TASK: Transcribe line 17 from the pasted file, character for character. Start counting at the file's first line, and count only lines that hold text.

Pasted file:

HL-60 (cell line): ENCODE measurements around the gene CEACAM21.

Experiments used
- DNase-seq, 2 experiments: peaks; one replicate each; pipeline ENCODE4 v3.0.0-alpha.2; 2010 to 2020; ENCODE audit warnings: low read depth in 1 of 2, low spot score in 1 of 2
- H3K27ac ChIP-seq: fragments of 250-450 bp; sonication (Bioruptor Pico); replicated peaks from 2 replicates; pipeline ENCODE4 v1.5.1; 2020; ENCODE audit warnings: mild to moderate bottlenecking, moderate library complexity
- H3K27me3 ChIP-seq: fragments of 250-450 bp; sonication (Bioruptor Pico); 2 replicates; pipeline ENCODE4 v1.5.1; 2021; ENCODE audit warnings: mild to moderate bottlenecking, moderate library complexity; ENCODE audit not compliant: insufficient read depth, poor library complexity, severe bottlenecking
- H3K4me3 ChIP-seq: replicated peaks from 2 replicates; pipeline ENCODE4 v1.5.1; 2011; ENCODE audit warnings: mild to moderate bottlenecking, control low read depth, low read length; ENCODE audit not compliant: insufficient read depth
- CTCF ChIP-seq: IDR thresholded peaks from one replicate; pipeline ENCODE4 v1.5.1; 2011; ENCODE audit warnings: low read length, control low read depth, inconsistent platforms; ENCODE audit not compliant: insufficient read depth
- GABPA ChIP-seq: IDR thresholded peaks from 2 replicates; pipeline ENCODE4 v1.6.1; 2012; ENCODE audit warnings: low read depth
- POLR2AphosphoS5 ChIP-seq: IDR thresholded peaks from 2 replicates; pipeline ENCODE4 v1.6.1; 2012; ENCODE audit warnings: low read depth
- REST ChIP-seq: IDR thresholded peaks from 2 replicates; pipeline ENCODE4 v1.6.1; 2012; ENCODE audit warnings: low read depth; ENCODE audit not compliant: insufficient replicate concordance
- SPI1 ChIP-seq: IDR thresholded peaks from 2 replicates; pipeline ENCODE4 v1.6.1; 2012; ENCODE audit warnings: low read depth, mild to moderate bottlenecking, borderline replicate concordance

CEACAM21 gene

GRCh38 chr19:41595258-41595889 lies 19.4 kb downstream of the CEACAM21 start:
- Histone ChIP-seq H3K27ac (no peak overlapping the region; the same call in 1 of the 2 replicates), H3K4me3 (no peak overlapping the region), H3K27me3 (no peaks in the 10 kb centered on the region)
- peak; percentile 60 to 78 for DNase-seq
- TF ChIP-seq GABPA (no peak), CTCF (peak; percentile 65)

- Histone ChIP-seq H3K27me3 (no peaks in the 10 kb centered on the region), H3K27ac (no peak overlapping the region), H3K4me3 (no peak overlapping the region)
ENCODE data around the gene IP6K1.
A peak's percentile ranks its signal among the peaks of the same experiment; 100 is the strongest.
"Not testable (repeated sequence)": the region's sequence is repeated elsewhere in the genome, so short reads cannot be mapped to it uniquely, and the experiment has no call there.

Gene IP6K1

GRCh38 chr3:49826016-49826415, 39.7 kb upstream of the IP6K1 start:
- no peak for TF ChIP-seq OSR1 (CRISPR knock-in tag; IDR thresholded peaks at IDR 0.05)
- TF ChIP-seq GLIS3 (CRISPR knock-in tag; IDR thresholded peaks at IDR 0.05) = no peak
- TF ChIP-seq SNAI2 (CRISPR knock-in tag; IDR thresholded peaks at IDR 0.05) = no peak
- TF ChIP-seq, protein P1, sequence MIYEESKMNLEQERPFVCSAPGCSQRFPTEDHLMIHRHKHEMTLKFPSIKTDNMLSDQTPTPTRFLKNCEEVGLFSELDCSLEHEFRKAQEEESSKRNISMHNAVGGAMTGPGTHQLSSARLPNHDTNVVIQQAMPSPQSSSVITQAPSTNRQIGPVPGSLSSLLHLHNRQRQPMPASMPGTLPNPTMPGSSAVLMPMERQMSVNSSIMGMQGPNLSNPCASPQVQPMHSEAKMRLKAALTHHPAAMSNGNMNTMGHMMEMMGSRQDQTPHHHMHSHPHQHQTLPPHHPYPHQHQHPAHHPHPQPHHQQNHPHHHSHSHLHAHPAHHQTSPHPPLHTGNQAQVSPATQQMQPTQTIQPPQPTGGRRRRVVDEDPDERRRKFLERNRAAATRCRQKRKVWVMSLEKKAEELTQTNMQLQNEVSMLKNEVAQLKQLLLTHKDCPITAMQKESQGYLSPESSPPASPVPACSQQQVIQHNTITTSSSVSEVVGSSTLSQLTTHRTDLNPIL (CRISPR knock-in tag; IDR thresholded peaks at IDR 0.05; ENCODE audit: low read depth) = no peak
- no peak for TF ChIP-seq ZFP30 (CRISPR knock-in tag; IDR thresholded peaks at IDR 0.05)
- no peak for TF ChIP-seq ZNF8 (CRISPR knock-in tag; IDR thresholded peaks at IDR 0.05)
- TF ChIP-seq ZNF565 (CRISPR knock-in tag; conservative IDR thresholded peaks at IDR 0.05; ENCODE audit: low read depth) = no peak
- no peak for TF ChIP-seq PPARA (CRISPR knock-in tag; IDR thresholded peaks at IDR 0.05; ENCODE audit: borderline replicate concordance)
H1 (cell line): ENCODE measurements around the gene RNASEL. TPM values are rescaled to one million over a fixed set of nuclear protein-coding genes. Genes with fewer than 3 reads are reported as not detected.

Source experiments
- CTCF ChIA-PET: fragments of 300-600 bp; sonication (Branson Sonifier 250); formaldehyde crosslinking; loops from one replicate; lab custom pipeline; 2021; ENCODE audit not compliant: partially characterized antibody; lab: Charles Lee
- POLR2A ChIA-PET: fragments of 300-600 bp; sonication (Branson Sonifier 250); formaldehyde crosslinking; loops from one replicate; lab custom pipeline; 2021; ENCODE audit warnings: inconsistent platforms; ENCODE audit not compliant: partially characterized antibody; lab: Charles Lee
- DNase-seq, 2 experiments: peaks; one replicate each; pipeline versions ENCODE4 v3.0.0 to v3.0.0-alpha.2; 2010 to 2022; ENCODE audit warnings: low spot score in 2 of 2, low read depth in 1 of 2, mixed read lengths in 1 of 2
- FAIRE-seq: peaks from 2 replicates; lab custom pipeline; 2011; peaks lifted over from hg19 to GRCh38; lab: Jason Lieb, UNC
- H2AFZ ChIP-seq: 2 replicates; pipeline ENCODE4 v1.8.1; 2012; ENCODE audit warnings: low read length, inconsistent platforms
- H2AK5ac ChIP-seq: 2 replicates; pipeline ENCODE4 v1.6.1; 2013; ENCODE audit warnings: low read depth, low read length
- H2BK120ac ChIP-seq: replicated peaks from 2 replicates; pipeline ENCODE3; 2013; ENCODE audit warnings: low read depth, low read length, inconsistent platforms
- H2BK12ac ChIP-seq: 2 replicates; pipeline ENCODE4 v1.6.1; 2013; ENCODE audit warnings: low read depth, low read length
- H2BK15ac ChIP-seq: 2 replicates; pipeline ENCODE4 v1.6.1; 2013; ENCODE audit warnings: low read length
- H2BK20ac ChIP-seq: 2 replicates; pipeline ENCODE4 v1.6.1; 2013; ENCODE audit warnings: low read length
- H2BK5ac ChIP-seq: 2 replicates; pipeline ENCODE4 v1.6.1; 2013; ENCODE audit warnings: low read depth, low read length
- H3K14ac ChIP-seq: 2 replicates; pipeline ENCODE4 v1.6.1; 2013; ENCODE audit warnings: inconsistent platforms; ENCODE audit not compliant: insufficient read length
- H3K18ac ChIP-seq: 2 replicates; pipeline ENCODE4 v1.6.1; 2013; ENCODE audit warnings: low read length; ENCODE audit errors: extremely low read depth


- Histone ChIP-seq H3K27me3 (no peaks in the 10 kb centered on the region), H3K27ac (no peak overlapping the region), H3K4me3 (no peak overlapping the region)